Torrential rains and saturated earth have been causing a lot of problems in Minnesota during the past week, but not every story has been calamitous. While out on assignment Thursday, WCCO photojournalist Tom Aviles happened upon a dramatic rescue that had a happy ending.
The first thing you may notice about Mike Binkley, besides the journalist gravitas that constantly radiates from him, is his striking blue eyes. The same can be said for Coach, his 5 ½-year-old dog. “Because of his blue eyes, people often react to him as if he’s an exotic breed,” Binkley said, “but he’s a good old American mutt.”
Many local summer camps have already started or are just now getting started. This week, we’re giving you a look at some with spots still available.
Minnesotans know the sand and salt used to clear the roads in the winter is helpful to drivers. For University of Minnesota biologist Emilie Snell-Rood, who didn’t grow up here, the MnDOT trucks made her curious.
This month, high school students in southern Minnesota will have a kangaroo, a fox and an armadillo in their classroom. In June, a nursing home will get a visit from a tortoise, a parrot and a dingo. It sounds strange, but it’s possible because of one guy who’s believed to be one of the youngest zookeepers in the country.
Most people can’t take their pets to work with them. There are exceptions, of course, like K-9 handlers, pet groomers, dog sitters, vapid socialites. But for the rest of us, those six to 10 hours away from home can be stressful, especially for the pets. WCCO recently did a story on a Burnsville-based company that created a wall-mounted camera/video/motion-sensor device called PetChatz, which can even remotely dispense treats.
Police in Bloomington are warning residents about an increase in coyotes sighted in parts of the Twin Cities suburb. The police department has sent letters warning people about the increase over the last few weeks.
The Como Park Zoo and Conservatory is helping pranksters again this April Fools’ Day. The zoo has set up four fake hotlines to help fool your co-workers, family and friends. Each hotline has a special pre-recorded message. You can trick people into calling Mr. Lion at 651-487-8266, Ms. Ella Fint at 651-487-8267, Ms. Wolf at 651-487-8268 or Ms. Anna Conda at 651-487-8289.
It is an unmistakable sound in nature. A chorus of voices we don’t often get to hear up close, let alone see in person. But at the Wildlife Science Center in Columbus, visitors can witness this unique melody while learning at the same time. “Our mission is science education for kids that makes it fun,” said Peggy Callahan, the center’s executive director.
Formal charges have been filed against two Pine County women who are accused of the neglect and abuse of more than 100 animals on a farm near Pine City. According to the Pine County Sheriff’s office, Kathleen Mary Doenz, 65, and her mother, 86-year-old Gloria Irene Carlson, were each charged Friday with five felony counts, five gross misdemeanor counts and four misdemeanor counts related to the abuse and neglect of horses, dogs, cats, chickens, ducks and other animals on their property.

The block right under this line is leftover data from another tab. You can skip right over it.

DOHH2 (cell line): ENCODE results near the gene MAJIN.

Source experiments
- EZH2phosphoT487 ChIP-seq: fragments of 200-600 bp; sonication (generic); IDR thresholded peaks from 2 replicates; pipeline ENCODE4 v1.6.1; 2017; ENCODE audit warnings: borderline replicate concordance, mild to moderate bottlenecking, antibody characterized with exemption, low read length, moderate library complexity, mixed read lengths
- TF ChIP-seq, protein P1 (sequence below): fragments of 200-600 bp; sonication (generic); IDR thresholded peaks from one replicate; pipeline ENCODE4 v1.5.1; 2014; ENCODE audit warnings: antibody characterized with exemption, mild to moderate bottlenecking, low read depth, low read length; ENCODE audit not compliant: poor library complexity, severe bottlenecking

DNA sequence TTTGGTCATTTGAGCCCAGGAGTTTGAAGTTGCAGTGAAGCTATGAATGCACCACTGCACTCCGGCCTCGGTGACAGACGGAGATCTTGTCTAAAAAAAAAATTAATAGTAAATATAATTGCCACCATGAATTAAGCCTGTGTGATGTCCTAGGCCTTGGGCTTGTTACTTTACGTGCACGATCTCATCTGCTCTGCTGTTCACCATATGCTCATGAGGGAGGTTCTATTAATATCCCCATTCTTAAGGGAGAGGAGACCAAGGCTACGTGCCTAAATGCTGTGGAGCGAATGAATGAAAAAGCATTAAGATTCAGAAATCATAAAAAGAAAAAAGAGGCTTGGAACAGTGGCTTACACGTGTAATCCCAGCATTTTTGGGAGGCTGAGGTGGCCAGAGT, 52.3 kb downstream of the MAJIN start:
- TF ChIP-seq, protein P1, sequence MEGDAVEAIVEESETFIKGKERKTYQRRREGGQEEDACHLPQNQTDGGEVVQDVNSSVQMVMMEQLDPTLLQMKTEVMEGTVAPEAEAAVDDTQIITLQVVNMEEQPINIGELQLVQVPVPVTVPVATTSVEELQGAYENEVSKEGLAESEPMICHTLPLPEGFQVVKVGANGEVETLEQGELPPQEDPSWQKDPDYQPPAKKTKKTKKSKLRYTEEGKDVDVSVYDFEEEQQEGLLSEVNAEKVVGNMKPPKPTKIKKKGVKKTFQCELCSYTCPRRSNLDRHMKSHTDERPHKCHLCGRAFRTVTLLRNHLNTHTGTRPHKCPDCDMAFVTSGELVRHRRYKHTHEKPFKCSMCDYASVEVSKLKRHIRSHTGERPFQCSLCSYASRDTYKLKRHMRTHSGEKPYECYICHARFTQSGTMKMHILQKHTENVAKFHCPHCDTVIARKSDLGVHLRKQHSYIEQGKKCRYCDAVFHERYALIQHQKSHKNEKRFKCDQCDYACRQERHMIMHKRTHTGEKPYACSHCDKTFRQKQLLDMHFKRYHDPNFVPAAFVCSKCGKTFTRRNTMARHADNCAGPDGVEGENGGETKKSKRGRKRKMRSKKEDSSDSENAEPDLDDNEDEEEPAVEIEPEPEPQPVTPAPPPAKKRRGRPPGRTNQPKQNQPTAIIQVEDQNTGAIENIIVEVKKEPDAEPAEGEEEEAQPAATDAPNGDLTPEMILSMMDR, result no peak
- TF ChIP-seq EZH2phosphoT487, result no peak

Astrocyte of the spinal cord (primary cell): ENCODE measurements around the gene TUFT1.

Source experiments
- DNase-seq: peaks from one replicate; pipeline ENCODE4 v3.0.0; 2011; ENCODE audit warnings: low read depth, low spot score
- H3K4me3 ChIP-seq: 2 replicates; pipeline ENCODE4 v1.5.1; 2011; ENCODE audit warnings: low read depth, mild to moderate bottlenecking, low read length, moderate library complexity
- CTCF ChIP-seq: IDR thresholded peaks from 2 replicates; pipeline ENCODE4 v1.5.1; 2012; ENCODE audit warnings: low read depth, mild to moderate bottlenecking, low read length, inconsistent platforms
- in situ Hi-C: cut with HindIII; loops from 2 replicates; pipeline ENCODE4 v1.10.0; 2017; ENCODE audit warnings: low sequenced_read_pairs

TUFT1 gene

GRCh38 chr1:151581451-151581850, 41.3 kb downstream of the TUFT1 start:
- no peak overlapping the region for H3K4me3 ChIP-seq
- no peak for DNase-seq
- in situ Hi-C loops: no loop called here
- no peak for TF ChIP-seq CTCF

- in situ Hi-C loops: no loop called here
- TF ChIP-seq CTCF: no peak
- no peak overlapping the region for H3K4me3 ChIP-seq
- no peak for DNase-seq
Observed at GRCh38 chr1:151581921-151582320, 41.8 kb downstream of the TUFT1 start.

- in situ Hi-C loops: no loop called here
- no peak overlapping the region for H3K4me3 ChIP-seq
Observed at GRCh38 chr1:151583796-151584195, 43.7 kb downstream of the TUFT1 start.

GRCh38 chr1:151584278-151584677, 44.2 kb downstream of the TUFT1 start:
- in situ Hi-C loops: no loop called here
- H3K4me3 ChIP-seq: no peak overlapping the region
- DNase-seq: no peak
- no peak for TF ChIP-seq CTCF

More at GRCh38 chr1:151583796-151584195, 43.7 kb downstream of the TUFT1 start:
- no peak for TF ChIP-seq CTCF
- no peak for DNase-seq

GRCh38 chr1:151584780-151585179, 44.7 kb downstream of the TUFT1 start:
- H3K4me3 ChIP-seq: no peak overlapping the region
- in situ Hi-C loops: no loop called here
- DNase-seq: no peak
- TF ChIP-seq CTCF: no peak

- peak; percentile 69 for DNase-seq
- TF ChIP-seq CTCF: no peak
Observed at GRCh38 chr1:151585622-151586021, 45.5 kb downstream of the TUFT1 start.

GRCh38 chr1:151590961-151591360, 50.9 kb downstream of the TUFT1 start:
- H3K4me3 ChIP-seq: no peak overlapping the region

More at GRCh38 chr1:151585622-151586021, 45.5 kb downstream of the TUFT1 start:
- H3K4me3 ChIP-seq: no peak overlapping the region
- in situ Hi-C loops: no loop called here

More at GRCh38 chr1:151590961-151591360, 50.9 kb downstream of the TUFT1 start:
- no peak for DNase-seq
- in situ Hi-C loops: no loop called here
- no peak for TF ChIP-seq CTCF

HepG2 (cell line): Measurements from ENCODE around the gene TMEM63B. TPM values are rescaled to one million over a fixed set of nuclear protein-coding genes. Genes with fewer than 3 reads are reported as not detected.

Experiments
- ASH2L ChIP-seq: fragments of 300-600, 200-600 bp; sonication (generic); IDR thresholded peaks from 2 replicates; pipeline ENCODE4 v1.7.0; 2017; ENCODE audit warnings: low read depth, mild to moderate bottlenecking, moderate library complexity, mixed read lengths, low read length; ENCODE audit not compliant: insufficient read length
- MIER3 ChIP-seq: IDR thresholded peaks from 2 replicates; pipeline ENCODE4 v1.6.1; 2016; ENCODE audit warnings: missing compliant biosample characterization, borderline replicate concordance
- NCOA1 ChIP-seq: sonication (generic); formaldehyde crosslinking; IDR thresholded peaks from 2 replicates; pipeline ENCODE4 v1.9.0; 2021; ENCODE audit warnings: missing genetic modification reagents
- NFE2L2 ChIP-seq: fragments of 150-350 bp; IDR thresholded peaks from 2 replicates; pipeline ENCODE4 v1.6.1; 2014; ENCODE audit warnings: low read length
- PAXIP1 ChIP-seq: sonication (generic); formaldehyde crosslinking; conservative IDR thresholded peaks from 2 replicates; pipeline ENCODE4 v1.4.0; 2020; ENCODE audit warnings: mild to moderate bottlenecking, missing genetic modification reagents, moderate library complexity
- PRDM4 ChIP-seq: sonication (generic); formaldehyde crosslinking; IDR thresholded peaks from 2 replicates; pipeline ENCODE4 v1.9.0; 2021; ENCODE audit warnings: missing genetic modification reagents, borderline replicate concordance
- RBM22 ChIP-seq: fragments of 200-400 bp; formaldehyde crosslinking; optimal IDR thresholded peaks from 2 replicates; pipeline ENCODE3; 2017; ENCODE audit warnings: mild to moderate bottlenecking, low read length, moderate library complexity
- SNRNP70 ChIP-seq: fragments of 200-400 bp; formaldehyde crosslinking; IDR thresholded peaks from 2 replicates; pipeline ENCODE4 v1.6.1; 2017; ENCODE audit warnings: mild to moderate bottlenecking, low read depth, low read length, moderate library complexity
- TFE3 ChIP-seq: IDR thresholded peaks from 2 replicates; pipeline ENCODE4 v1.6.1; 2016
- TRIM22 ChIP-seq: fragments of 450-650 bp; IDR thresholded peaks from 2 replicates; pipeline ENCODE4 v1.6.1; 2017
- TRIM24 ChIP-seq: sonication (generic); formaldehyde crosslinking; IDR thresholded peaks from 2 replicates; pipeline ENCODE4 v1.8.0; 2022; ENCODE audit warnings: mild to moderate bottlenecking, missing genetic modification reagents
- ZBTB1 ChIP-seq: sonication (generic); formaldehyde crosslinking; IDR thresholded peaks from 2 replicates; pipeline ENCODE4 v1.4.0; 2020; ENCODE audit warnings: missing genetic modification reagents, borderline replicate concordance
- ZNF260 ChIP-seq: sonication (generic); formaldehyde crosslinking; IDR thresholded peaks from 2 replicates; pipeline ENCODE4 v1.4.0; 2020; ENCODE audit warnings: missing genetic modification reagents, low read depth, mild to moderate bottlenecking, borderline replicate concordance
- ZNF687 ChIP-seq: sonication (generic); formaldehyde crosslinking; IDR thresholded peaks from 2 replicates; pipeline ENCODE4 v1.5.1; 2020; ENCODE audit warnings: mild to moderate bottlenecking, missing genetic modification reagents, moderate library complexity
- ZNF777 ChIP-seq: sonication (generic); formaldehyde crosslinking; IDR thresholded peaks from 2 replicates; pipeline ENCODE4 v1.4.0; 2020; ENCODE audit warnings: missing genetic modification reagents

It’s hard to believe any birds can tough out our Minnesota winters. Swans in Monticello choose to stay through the ice and snow, some even living on ice with only a patch of water nearby. But lately, the Department of Natural Resources has received a lot of calls about birds on ice. Nongame Wildlife Information Officer Lori Naumann says people think they’re stranded, but that’s usually not the case.
Man’s best friend was the man of the hour Saturday afternoon at a fundraiser in south Minneapolis. Underdog Rescue and Sweet Retreat Bakery on 50th Street and France Avenue hosted the event for a dog named Turtle, a puppy-mill survivor. Turtle has been going through treatments for pneumonia, and his vet bills have reached more than $10,000. Shannon McKenzie, director of Underdog Rescue, says every $1 cupcake sold at the fundraiser will help offset some of those expenses.
Three people have confirmed E. coli infections from a Minnesota pumpkin patch petting zoo, according to the Minnesota Department of Health. The three cases are all children – from 15 months old to 7 years old – and one child is hospitalized with hemolytic uremic syndrome (HUS), a serious complication of an E. coli infection characterized by kidney failure.
The Twin Cities may be an urban environment, but wildlife still surrounds the area. Living in close quarters can sometimes cause injuries to animals, and that’s where the Wildlife Rehabilitation Center steps in – a non-profit that’s having one of its busiest years ever. For more than 30 years, it’s been the healing sanctuary for sick and injured animals from all over Minnesota. Veterinarian Renee Schott says the center takes in a variety of animals.
About 200 animals that were rescued from a breeding facility in northern Minnesota will go up for adoption in the Twin Cities on Saturday. “We’re gonna have a mad rush at our shelters tomorrow,” said Kathie Johnson with the Animal Humane Society.